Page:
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Read the news of the day in less than 10 minutes — not that we’re counting.

UberX launches, gets stopped by horses, gets sued and is still thriving

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It’s always easier to beg for forgiveness than ask for permission, apparently especially when you’re a company valued at $40 billion. Uber, which had been running its luxury, PPA-approved Black service since 2012, launched UberX, a cheaper service that’s in direct competition with cabs. (That’s been its pattern in other cities as well). The PPA responded with the best weapon it had: Horses. The PPA conducted a sting operation that led to the impounding of several cars. Though the rest of the state now allows UberX, the PPA continues to hold firm in its stance that UberX isn’t regulated and shouldn’t be allowed. Uber’s reaction? Sorry, not sorry. We’re still going to do this.

As promising as Uber’s start has been, several local and national blunders have also earned it headlines for the wrong reasons. In Philadelphia, Uber kept its drivers in the cold about its disputed legality when it launched in October. And just last week, 45 taxi companies filed a lawsuit against Uber, comparing the company to bootleggers and asking for an injunction to stop its services.

Taxis strike

Taxi drivers in Philadelphia stage noontime protest against UBER pic.twitter.com/QSZK8SODDp

— Tom MacDonald–WHYY (@TMacDonaldWHYY) October 8, 2014

Taxicab drivers, pissed off about the growing popularity of ridesharing services, decided the best way to earn support for their side was to stop working and cause a traffic jam. It didn’t go over so well.

Uber is FAR from a fleet of knights in shining Tru coat, but Philly’s taxi scene can do better. 4/4 — Katie Sweeney (@k8iedid) October 8, 2014

SEPTA Key is coming and causing delays while we wait for it


This fall we finally got a hint at what SEPTA’s long-awaited step into the 21st century will look like. The Key, which is a smart card and not actually a key, is set to be ready for subways, trolleys and buses sometime next year if everything goes according to schedule. The end of the token era will no doubt make Philadelphians’ lives easier but not yet. SEPTA is testing out several machines across the city and causing delays in the process, particularly for the Market-Frankford Line at 15th Street Station. With only about 10 percent of Key machines installed, expect the lines to pay for SEPTA subways to get worse before they get better.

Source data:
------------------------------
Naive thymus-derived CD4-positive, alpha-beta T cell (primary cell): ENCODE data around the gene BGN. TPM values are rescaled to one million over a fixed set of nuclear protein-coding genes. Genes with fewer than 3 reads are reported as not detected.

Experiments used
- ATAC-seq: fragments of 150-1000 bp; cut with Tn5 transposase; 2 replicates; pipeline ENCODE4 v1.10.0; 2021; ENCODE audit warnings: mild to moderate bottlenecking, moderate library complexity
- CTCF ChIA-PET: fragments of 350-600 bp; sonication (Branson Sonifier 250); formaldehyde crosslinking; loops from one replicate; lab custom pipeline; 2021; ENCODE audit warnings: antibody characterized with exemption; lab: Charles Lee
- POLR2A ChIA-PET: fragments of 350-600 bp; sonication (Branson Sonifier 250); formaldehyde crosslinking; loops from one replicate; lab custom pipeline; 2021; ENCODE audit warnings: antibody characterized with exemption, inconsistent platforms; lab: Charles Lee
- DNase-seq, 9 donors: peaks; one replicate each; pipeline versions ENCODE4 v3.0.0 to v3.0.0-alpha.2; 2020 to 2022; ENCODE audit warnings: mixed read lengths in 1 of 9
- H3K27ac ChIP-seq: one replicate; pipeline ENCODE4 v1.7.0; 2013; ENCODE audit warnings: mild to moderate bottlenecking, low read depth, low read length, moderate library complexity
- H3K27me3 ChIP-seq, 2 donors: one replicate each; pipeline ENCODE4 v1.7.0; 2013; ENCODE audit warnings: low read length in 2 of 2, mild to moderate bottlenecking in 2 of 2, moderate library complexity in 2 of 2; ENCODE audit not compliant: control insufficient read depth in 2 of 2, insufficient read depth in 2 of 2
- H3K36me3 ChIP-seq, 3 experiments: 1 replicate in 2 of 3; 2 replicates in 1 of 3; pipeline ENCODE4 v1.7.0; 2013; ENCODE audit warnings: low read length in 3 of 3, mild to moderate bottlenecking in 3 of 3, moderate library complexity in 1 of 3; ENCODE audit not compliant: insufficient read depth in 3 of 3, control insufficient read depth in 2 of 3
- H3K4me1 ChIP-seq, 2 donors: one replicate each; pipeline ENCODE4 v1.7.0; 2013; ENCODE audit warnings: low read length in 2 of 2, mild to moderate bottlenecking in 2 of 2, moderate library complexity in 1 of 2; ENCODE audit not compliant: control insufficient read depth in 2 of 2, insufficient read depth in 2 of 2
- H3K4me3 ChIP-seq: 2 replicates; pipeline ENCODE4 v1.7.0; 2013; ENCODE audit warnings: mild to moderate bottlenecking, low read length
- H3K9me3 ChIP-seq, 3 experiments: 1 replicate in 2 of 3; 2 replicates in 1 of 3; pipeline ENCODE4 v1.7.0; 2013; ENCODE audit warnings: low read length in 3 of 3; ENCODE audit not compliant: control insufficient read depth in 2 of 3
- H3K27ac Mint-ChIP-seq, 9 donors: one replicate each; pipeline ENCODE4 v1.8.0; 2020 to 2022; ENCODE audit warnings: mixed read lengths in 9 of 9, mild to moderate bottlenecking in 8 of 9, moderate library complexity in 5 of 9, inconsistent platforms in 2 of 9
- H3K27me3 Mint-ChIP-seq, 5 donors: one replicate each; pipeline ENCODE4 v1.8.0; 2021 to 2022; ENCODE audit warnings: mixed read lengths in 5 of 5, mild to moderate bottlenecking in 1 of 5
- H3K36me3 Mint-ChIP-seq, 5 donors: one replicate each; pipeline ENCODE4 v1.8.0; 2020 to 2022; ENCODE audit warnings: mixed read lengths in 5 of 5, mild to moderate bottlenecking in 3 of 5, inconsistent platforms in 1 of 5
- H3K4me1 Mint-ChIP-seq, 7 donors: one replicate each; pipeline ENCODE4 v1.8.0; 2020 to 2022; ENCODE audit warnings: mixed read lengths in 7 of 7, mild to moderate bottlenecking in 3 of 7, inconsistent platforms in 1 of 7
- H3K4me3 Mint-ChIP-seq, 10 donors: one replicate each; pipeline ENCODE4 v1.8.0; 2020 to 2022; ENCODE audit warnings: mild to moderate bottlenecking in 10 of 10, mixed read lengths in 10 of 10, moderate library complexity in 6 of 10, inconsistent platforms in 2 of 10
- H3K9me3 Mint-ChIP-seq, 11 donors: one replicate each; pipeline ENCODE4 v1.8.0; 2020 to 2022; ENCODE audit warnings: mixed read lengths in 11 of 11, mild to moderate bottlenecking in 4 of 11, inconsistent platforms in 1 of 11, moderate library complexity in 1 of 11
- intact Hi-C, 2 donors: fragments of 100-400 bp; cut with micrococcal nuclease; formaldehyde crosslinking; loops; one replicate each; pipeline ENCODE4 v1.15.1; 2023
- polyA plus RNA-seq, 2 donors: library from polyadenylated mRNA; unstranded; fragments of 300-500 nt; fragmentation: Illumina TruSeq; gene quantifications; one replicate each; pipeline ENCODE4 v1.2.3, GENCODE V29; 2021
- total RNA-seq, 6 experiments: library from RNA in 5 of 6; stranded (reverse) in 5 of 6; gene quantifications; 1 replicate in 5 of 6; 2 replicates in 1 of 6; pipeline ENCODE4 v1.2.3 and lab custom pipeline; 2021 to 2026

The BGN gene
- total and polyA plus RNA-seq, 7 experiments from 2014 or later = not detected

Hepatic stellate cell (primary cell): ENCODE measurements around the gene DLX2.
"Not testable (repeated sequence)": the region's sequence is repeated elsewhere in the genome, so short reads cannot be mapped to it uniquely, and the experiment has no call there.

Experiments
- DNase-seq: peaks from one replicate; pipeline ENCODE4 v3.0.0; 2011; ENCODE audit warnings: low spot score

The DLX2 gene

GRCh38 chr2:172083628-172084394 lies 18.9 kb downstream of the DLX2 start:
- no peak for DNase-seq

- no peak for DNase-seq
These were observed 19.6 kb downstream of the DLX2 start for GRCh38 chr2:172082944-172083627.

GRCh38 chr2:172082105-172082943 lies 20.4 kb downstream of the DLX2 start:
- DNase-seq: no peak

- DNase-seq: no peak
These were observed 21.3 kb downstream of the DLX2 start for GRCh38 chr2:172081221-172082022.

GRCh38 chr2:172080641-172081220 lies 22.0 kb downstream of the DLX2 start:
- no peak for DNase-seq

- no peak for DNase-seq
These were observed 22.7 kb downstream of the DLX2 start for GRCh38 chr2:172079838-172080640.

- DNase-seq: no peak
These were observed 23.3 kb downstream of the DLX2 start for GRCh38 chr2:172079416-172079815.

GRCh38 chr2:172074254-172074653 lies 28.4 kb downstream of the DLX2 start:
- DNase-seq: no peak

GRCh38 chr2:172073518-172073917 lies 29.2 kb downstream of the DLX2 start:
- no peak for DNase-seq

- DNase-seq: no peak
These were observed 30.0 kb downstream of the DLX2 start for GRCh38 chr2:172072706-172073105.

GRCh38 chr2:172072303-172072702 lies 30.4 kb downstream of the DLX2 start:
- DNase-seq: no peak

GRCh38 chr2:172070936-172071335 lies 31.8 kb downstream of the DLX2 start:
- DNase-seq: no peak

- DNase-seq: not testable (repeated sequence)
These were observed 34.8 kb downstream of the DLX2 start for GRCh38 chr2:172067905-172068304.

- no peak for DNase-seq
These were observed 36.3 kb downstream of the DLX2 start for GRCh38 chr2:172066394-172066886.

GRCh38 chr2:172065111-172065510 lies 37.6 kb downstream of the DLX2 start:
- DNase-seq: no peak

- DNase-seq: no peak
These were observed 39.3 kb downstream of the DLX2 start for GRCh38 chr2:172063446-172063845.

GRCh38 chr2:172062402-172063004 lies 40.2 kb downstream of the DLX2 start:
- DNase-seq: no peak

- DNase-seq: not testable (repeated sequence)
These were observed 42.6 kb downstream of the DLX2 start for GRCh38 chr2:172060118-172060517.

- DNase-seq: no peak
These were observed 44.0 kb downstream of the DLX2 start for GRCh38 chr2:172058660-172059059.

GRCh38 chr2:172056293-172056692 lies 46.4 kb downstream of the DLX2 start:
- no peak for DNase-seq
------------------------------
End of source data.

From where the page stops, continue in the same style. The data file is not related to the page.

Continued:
City announces a bike share program, asks people to pick locations for stops

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Philadelphia’s bike share program is scheduled to be ready by spring 2015. The city will have 60 stations and throughout the last few months let people nominate locations for them.

In November, Mayor Michael Nutter also created the city’s first Bicycle Advocacy Board. 

SEPTA goes nighttime all the time

This summer, SEPTA replaced its nighttime bus service on the Market-Frankford and Broad Street Lines with regular subway service, and the move was a success. SEPTA saw its ridership between midnight and 5 a.m. increase by 50 percent. In October, SEPTA extended the program indefinitely even though it comes at a greater cost to SEPTA.

New downtown train station?

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There are four plans for the future of the Northeast Corridor, and in one of them Philadelphia would be getting a new downtown train station. The other plans wouldn’t lead to drastic changes around here but would hopefully make travel along the NEC faster. It’ll be a while before we know exactly how the future looks, though. The final proposal won’t be released until late 2016.

Same stations, new names 

Market East Station became no longer as the SEPTA Regional Rail station changed to Jefferson Station in September. The reason SEPTA made the change? A naming rights contract between Thomas Jefferson University Hospitals and Titan. SEPTA said the $4 million in sponsorship money would go to everyday ridership expenses.

A month before that, 30th Street Station was renamed William H. Gray III 30th Street Station in honor of the late Philadelphia congressman. Gray helped 30th Street Station in the 80s and 90s by securing millions of dollars for its renovation.

SEPTA police test cameras

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In July, SEPTA police began testing out cameras on a few of their officers. The cameras they are testing clip either on the middle of their shirts or on their front pockets and are about the size of a walkie-talkie. SEPTA police chief Thomas Nestel said the cameras had already helped identify suspects, and he hoped the cameras would not only hold officers more accountable for their actions but give the public a taste of what officers deal with on a daily basis.

Of course, the police are being watched, too. SEPTA’s social media team helped catch an officer who was masturbating on a subway.

PPA brags about ride-hailing apps you’ll never use

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Uber, look out. Or don’t. Yeah, probably don’t. With Uber sinking its teeth into Philly’s taxi industry in September, the PPA shared three apps — something called Way2Ride and separate apps from 215 Get A Cab and Freedom Taxi — that it wanted you to use instead of Uber.

Lynne Abraham on Uber: Um, what?

Those aforementioned janky cab apps might be considered cutting edge technology to one person: mayoral candidate Lynne Abraham. When she announced she was running for mayor the final time, she said, “I’m not going to get into an Uber thing, so don’t go there.”   

Mark Dent is a reporter/curator at BillyPenn. He previously worked for the Pittsburgh Post-Gazette, where he covered the Jerry Sandusky scandal, Penn State football and the Penn State administration. His...